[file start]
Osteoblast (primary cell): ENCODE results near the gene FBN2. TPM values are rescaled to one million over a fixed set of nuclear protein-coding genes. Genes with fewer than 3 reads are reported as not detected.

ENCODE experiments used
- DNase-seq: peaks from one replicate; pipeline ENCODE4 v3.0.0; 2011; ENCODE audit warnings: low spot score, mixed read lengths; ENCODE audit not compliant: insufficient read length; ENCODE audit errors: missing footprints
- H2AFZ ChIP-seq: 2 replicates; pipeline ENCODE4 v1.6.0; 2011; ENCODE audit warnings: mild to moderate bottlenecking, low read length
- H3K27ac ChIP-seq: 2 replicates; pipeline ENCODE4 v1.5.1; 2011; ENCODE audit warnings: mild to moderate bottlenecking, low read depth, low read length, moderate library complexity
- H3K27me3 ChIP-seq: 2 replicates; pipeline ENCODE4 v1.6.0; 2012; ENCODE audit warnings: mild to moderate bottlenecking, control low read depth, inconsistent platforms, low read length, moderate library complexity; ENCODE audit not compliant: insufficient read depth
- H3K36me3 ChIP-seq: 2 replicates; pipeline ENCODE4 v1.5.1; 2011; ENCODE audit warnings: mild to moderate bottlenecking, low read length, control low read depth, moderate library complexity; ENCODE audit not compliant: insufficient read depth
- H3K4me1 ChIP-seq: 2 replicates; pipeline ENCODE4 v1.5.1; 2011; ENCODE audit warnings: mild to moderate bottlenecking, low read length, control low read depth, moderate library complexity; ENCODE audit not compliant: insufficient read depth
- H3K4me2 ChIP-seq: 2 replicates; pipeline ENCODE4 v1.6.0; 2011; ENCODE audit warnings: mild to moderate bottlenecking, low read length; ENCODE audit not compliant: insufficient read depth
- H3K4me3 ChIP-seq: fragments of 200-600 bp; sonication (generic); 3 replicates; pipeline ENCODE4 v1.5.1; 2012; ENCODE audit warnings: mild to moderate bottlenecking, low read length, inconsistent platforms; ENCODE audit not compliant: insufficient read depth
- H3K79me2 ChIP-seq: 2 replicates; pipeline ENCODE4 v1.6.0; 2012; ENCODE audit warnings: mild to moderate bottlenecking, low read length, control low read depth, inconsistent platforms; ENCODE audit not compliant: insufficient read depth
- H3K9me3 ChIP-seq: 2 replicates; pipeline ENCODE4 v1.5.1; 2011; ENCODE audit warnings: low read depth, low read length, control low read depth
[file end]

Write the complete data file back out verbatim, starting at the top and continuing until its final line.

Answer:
Osteoblast (primary cell): ENCODE results near the gene FBN2. TPM values are rescaled to one million over a fixed set of nuclear protein-coding genes. Genes with fewer than 3 reads are reported as not detected.

ENCODE experiments used
- DNase-seq: peaks from one replicate; pipeline ENCODE4 v3.0.0; 2011; ENCODE audit warnings: low spot score, mixed read lengths; ENCODE audit not compliant: insufficient read length; ENCODE audit errors: missing footprints
- H2AFZ ChIP-seq: 2 replicates; pipeline ENCODE4 v1.6.0; 2011; ENCODE audit warnings: mild to moderate bottlenecking, low read length
- H3K27ac ChIP-seq: 2 replicates; pipeline ENCODE4 v1.5.1; 2011; ENCODE audit warnings: mild to moderate bottlenecking, low read depth, low read length, moderate library complexity
- H3K27me3 ChIP-seq: 2 replicates; pipeline ENCODE4 v1.6.0; 2012; ENCODE audit warnings: mild to moderate bottlenecking, control low read depth, inconsistent platforms, low read length, moderate library complexity; ENCODE audit not compliant: insufficient read depth
- H3K36me3 ChIP-seq: 2 replicates; pipeline ENCODE4 v1.5.1; 2011; ENCODE audit warnings: mild to moderate bottlenecking, low read length, control low read depth, moderate library complexity; ENCODE audit not compliant: insufficient read depth
- H3K4me1 ChIP-seq: 2 replicates; pipeline ENCODE4 v1.5.1; 2011; ENCODE audit warnings: mild to moderate bottlenecking, low read length, control low read depth, moderate library complexity; ENCODE audit not compliant: insufficient read depth
- H3K4me2 ChIP-seq: 2 replicates; pipeline ENCODE4 v1.6.0; 2011; ENCODE audit warnings: mild to moderate bottlenecking, low read length; ENCODE audit not compliant: insufficient read depth
- H3K4me3 ChIP-seq: fragments of 200-600 bp; sonication (generic); 3 replicates; pipeline ENCODE4 v1.5.1; 2012; ENCODE audit warnings: mild to moderate bottlenecking, low read length, inconsistent platforms; ENCODE audit not compliant: insufficient read depth
- H3K79me2 ChIP-seq: 2 replicates; pipeline ENCODE4 v1.6.0; 2012; ENCODE audit warnings: mild to moderate bottlenecking, low read length, control low read depth, inconsistent platforms; ENCODE audit not compliant: insufficient read depth
- H3K9me3 ChIP-seq: 2 replicates; pipeline ENCODE4 v1.5.1; 2011; ENCODE audit warnings: low read depth, low read length, control low read depth